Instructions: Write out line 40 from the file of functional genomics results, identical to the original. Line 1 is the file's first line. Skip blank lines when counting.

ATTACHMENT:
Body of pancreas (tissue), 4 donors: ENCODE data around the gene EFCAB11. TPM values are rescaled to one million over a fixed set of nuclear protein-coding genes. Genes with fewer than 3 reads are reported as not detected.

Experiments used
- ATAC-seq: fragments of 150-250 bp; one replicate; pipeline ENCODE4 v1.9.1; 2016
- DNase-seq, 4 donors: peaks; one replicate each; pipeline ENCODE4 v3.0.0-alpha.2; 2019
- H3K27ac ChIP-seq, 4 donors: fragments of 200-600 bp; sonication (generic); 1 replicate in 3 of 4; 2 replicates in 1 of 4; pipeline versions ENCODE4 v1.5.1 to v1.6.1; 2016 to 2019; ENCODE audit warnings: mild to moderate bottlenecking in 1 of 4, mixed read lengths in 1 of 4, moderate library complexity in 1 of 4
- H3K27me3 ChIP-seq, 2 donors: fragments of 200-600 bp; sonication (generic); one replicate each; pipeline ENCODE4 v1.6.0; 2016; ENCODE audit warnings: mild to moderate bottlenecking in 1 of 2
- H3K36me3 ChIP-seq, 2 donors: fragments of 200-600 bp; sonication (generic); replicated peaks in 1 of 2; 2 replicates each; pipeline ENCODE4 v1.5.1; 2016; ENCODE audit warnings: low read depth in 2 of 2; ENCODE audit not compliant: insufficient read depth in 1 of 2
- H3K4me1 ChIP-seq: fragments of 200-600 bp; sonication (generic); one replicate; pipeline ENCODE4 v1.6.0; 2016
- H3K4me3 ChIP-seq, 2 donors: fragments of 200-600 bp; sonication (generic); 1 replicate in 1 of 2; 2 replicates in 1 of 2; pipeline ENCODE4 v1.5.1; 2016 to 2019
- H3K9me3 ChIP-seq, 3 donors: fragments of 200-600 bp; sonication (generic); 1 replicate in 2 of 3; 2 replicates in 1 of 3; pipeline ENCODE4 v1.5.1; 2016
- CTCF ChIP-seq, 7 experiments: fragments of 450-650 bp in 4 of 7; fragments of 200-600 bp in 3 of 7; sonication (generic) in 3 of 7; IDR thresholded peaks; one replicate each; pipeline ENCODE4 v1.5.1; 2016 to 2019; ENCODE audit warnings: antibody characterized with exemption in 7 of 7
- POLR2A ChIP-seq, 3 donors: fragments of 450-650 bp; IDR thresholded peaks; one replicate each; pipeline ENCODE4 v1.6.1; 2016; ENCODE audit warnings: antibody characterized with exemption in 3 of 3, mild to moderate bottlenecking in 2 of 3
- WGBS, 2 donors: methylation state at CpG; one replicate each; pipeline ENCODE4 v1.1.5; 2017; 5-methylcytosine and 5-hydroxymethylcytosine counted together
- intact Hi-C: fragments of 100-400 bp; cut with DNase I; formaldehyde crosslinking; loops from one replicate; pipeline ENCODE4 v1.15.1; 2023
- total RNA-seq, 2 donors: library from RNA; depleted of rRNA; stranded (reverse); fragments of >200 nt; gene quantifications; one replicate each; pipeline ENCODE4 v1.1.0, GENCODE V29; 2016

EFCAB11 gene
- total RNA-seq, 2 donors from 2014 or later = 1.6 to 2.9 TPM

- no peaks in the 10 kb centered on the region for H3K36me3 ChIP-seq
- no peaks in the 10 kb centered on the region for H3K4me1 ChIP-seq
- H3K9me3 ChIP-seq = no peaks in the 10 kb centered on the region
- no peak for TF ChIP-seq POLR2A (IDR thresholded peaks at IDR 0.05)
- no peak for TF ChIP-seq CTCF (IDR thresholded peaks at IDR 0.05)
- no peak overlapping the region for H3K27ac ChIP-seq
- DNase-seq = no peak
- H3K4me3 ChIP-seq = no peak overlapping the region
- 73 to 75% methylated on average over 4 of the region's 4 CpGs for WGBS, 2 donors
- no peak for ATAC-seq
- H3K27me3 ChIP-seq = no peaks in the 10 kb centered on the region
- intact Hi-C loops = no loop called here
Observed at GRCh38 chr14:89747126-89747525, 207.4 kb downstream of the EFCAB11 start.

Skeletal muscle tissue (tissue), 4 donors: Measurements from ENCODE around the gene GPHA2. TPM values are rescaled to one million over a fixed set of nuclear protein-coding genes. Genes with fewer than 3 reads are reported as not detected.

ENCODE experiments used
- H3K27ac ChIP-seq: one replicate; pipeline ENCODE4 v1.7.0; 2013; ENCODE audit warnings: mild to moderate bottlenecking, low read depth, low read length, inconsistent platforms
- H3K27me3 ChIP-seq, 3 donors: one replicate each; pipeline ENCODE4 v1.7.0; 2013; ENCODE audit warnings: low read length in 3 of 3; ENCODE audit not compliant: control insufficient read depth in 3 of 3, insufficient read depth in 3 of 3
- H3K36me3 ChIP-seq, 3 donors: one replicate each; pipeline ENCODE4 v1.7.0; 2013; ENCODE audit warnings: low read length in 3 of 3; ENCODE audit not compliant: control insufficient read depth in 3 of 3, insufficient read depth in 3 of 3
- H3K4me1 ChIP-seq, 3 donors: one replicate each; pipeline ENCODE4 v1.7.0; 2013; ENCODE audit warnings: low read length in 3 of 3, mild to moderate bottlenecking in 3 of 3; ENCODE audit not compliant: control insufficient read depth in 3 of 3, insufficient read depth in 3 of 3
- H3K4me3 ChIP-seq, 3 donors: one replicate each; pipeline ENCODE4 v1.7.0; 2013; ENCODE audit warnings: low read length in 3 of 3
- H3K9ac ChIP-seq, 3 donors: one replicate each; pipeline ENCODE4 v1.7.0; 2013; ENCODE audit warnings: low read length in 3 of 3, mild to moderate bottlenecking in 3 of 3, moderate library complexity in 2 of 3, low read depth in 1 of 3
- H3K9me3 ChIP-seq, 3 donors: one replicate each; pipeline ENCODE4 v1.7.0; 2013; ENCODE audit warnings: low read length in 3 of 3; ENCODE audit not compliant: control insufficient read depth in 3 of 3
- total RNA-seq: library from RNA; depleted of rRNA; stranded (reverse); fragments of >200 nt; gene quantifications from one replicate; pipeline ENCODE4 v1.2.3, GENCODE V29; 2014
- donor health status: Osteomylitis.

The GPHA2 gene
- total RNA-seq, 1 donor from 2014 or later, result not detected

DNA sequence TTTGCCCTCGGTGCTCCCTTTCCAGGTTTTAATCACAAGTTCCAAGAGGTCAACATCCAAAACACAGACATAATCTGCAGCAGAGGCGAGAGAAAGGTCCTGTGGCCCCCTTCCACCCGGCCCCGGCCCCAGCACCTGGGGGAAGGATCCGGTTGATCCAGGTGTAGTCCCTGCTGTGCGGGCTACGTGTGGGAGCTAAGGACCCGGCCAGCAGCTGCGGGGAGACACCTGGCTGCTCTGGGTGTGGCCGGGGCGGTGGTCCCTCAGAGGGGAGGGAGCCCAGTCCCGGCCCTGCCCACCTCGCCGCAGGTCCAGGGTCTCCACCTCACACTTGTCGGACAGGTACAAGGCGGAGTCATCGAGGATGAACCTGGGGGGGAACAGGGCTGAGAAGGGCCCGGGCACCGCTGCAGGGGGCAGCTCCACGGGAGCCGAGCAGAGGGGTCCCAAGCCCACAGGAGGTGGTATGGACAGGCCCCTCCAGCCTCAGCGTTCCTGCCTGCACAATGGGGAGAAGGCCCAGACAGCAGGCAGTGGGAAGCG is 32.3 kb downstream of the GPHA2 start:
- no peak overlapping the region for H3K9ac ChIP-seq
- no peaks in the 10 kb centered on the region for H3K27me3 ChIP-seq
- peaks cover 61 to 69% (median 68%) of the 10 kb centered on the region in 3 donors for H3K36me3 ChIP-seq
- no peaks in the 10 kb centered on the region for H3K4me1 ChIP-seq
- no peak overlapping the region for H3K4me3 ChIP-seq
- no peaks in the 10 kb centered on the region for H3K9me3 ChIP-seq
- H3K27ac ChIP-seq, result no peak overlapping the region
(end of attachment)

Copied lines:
- total RNA-seq: library from RNA; depleted of rRNA; stranded (reverse); fragments of >200 nt; gene quantifications from one replicate; pipeline ENCODE4 v1.2.3, GENCODE V29; 2014